The Declaration of Independence has been the subject of competing interpretations since its adoption by the Continental Congress on the Fourth of July 1776, and for nearly two and a half centuries the political ideas expressed in its preamble have inspired reform movements both at home and abroad. From the early debates on the nature of the American Republic to abolitionism, progressivism, the civil rights movement, and contemporary debates about American economic and foreign policy, the Declaration is, as it has been, a vibrant and dynamic, though perennially disputed, source of American ideals.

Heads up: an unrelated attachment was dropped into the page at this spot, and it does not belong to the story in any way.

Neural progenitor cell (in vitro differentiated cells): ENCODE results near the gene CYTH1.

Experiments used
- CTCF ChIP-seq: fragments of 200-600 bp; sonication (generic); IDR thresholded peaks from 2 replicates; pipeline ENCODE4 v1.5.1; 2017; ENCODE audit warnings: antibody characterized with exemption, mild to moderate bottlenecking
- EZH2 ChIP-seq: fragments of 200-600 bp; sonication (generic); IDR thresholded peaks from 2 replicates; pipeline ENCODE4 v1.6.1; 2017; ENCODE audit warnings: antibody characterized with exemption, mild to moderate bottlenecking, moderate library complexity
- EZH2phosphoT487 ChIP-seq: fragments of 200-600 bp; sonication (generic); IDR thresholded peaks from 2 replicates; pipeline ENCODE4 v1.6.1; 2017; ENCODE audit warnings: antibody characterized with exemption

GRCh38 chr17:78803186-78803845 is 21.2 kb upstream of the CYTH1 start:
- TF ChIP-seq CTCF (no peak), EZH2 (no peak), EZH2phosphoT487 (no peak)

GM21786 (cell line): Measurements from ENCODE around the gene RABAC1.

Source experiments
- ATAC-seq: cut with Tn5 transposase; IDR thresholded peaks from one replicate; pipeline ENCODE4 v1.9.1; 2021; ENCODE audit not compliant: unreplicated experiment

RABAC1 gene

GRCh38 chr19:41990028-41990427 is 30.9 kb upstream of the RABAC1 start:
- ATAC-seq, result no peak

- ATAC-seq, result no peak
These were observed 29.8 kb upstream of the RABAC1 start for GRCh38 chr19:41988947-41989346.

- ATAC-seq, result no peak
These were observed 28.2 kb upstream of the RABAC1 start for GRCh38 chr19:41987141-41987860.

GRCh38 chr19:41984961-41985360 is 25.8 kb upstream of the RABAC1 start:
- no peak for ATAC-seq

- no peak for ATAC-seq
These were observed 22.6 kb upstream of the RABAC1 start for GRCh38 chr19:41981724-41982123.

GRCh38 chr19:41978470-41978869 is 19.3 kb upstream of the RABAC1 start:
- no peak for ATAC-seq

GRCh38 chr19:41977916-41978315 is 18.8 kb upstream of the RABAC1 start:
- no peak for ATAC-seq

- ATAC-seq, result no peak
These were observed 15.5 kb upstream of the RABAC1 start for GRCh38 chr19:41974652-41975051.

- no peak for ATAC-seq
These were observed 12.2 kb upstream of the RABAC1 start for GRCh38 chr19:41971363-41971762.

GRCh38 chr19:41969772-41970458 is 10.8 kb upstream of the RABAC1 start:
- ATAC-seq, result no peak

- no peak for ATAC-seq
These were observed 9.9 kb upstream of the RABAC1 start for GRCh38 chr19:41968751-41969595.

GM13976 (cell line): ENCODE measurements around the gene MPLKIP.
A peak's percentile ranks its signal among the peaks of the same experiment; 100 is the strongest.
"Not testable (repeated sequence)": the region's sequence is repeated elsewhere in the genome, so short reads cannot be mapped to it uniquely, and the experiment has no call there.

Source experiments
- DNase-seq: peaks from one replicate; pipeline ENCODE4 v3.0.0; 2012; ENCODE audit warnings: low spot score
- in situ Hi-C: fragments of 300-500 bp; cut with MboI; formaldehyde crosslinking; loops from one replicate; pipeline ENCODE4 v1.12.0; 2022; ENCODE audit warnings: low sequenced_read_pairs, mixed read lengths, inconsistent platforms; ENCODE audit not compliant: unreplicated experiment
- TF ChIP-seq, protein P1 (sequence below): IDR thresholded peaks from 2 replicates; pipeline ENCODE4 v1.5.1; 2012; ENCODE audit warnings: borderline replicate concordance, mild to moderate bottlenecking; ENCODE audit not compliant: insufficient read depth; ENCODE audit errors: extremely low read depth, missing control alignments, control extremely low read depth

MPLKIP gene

The present volume brings together a variety of speeches and writings related to the contested meaning and legacy of the Declaration of Independence, and the various documents assembled together demonstrate how competing interpretations of the Declaration have shaped, and been shaped by, political conflict in America. The Declaration is perhaps our "national soul," as Charles Sumner wrote in 1860, but Americans have rarely spoken of it with one voice. American Soul: The Contested Legacy of the Declaration of Independence paints, with broad strokes, a picture of the debates that have shaped a nation.